Dmitry says he was once raped by the same men who broke his window in December 2010. Then threatened to kill him, he says. When that happened, Elena also went to the police, but they told her they’d only take a statement from the victim. Dmitry said things would only get worse, if he pressed charges. He says the police used to harass him regularly. He remembers one time when officers stopped him on the street and said, “Hey, faggot, you want to suck us off for 200 rubles?” and promised to lock him up in a cell where “hungry convicts would screw him.” Dmitry’s father still lives in southern Russia. His mother now lives outside Moscow, and he’s since moved to Finland, where he’s trying to win political asylum.
In December 2011, in the city of Liski, outside Voronezh, a young man invited his friend over to drink moonshine and “mess with some gay guy.” According to the case files, when the man arrived at his friend’s home, he found a stranger lying in the bathroom covered in blood, and a bloody hammer in the washing machine. The next day, the defendants claim, the three men all decided to return to their homes. In the car, however, the victim supposedly started groping one of the men, and so he and his friend pulled over and strangled him “with a pipe that resembled a crowbar.” Afterwards, they dragged his body into a ditch and buried him. The court didn’t treat the killing as a hate crime, and the two men were charged with assault and murder.
In 2014, three men gathered around a kitchen table in a Chelyabinsk apartment. At one point, two of them left to use the bathroom. The third man says he soon heard them arguing. “If you want, go ahead and wash your hands first,” one of them said. “No, you wash first,” the other answered. The argument continued in the next room. According to the witness in the case, the defendant's issue was that his opponent was “a person of non-traditional sexual orientation.” The man then walked into the kitchen, grabbed the knife that they’d just used to open a package of pelmeni, and stabbed his friend to death. Next, he cut off the man’s penis and declared, “That’s what this homosexual needed.” The verdict describes the killer’s motive as “the sudden emergence of hostile personal relations,” caused in part by the victim’s sexual orientation, but the court nonetheless sentenced him for “ordinary” murder.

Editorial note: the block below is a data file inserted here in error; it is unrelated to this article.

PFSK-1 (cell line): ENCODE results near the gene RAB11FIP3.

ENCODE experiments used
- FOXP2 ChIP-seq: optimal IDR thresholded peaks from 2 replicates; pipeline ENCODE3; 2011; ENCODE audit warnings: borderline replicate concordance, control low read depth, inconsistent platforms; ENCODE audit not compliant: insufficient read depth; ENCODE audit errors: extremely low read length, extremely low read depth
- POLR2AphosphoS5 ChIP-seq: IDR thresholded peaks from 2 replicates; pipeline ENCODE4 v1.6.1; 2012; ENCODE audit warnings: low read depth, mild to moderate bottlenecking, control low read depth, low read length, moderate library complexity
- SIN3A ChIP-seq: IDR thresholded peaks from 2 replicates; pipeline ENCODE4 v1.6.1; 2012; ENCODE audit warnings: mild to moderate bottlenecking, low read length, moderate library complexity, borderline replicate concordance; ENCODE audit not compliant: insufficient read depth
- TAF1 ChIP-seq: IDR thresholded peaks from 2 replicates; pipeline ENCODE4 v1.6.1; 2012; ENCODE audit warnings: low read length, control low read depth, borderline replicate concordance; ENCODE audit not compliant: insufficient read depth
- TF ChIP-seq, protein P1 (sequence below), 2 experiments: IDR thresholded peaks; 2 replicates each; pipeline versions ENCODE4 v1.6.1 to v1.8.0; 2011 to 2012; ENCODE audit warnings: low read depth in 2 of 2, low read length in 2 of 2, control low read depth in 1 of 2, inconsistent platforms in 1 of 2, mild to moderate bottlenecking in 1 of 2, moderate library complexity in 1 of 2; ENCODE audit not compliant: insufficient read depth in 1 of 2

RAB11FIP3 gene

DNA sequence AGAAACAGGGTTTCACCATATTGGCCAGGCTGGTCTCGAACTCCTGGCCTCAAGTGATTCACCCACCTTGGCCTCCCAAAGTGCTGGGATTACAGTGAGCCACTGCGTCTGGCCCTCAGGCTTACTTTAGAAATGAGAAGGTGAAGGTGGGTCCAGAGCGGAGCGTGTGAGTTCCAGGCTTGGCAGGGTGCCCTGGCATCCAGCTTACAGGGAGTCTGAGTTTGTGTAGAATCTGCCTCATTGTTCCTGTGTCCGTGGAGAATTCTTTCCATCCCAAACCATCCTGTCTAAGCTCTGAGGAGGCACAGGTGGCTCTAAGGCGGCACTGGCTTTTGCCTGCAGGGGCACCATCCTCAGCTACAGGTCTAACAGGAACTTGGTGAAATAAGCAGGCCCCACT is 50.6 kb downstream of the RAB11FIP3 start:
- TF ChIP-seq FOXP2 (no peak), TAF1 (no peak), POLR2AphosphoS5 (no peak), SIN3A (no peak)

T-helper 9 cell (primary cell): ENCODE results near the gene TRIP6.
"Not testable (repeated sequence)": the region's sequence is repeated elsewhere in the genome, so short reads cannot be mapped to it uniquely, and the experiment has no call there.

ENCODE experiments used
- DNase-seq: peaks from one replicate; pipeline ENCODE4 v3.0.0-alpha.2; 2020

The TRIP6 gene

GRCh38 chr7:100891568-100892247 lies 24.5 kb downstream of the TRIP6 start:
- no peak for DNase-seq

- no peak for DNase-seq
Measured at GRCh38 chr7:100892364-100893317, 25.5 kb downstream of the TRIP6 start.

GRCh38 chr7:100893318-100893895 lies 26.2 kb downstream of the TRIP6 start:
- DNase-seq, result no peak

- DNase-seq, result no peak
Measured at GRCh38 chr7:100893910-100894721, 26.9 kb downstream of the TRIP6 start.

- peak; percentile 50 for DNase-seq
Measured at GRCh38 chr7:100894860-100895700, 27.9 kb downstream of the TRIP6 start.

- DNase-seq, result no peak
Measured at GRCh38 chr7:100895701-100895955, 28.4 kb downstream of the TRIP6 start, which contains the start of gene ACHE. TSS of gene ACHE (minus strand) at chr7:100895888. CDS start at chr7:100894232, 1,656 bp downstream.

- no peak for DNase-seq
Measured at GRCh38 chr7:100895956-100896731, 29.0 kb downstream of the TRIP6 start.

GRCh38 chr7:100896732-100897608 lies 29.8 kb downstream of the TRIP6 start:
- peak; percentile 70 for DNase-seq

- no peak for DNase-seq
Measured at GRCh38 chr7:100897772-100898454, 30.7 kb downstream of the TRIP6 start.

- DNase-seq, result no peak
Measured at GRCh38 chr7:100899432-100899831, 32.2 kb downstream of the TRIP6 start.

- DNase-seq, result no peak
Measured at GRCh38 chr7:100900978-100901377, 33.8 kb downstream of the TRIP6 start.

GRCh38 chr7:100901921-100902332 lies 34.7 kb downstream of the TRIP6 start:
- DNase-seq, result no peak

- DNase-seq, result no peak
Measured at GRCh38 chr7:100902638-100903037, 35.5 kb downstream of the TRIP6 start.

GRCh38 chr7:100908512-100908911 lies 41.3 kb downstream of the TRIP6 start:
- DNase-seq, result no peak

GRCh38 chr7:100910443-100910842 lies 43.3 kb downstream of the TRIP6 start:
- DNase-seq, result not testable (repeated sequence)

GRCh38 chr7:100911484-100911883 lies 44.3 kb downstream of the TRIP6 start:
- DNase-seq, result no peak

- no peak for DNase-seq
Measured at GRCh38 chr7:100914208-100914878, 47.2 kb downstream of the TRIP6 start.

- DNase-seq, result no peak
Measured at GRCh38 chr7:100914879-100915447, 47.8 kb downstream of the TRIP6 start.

In June 2015, a businessman named Bogdanov was sharing a friend’s apartment in Yalta. One morning, he says he woke up to find his friend masturbating with one hand and stroking him on the shoulder with the other hand. According to the case files, Bogdanov then grabbed a hammer and beat his friend to death. Next he used a saw and a knife to dismember the body, before carrying the pieces to the corridor and covering them in concrete. In his confession, Bogdanov wrote that his motive for killing the man was the victim’s “homosexual orientation,” but the court sentenced him to just nine years in prison for an “ordinary” homicide.